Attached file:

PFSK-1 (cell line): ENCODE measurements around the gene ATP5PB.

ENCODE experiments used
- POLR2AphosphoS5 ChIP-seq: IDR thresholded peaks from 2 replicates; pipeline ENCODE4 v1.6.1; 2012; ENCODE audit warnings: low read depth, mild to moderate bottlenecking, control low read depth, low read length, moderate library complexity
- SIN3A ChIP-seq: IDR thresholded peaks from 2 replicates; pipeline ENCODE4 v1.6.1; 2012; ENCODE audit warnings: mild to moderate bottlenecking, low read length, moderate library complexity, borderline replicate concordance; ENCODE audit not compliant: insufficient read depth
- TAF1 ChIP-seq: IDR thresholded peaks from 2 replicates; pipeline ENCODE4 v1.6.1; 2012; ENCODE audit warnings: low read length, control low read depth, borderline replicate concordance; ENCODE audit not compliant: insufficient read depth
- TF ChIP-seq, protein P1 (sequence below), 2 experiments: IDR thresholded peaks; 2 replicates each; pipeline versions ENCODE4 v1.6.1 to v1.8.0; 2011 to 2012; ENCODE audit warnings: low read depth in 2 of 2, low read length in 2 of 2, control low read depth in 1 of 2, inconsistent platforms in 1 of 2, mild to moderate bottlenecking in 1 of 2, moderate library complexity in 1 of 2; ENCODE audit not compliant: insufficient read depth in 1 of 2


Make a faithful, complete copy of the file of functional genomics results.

PFSK-1 (cell line): ENCODE measurements around the gene ATP5PB.

ENCODE experiments used
- POLR2AphosphoS5 ChIP-seq: IDR thresholded peaks from 2 replicates; pipeline ENCODE4 v1.6.1; 2012; ENCODE audit warnings: low read depth, mild to moderate bottlenecking, control low read depth, low read length, moderate library complexity
- SIN3A ChIP-seq: IDR thresholded peaks from 2 replicates; pipeline ENCODE4 v1.6.1; 2012; ENCODE audit warnings: mild to moderate bottlenecking, low read length, moderate library complexity, borderline replicate concordance; ENCODE audit not compliant: insufficient read depth
- TAF1 ChIP-seq: IDR thresholded peaks from 2 replicates; pipeline ENCODE4 v1.6.1; 2012; ENCODE audit warnings: low read length, control low read depth, borderline replicate concordance; ENCODE audit not compliant: insufficient read depth
- TF ChIP-seq, protein P1 (sequence below), 2 experiments: IDR thresholded peaks; 2 replicates each; pipeline versions ENCODE4 v1.6.1 to v1.8.0; 2011 to 2012; ENCODE audit warnings: low read depth in 2 of 2, low read length in 2 of 2, control low read depth in 1 of 2, inconsistent platforms in 1 of 2, mild to moderate bottlenecking in 1 of 2, moderate library complexity in 1 of 2; ENCODE audit not compliant: insufficient read depth in 1 of 2